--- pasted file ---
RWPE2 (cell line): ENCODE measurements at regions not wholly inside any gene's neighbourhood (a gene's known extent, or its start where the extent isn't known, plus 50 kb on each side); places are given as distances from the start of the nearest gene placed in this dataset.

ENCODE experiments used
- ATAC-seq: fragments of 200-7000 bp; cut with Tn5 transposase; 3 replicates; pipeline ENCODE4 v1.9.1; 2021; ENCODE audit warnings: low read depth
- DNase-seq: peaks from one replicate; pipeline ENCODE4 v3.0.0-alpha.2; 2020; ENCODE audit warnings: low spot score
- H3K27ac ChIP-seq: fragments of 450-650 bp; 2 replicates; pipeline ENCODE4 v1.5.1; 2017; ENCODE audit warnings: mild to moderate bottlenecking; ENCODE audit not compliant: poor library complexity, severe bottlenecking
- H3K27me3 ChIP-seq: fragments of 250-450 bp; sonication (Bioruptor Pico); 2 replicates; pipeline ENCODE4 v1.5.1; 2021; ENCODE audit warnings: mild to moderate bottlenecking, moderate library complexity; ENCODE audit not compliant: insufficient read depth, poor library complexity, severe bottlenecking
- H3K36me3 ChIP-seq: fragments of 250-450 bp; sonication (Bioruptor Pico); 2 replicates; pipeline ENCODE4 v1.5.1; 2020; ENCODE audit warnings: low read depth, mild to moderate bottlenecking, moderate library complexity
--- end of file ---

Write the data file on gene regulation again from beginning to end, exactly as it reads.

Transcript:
RWPE2 (cell line): ENCODE measurements at regions not wholly inside any gene's neighbourhood (a gene's known extent, or its start where the extent isn't known, plus 50 kb on each side); places are given as distances from the start of the nearest gene placed in this dataset.

ENCODE experiments used
- ATAC-seq: fragments of 200-7000 bp; cut with Tn5 transposase; 3 replicates; pipeline ENCODE4 v1.9.1; 2021; ENCODE audit warnings: low read depth
- DNase-seq: peaks from one replicate; pipeline ENCODE4 v3.0.0-alpha.2; 2020; ENCODE audit warnings: low spot score
- H3K27ac ChIP-seq: fragments of 450-650 bp; 2 replicates; pipeline ENCODE4 v1.5.1; 2017; ENCODE audit warnings: mild to moderate bottlenecking; ENCODE audit not compliant: poor library complexity, severe bottlenecking
- H3K27me3 ChIP-seq: fragments of 250-450 bp; sonication (Bioruptor Pico); 2 replicates; pipeline ENCODE4 v1.5.1; 2021; ENCODE audit warnings: mild to moderate bottlenecking, moderate library complexity; ENCODE audit not compliant: insufficient read depth, poor library complexity, severe bottlenecking
- H3K36me3 ChIP-seq: fragments of 250-450 bp; sonication (Bioruptor Pico); 2 replicates; pipeline ENCODE4 v1.5.1; 2020; ENCODE audit warnings: low read depth, mild to moderate bottlenecking, moderate library complexity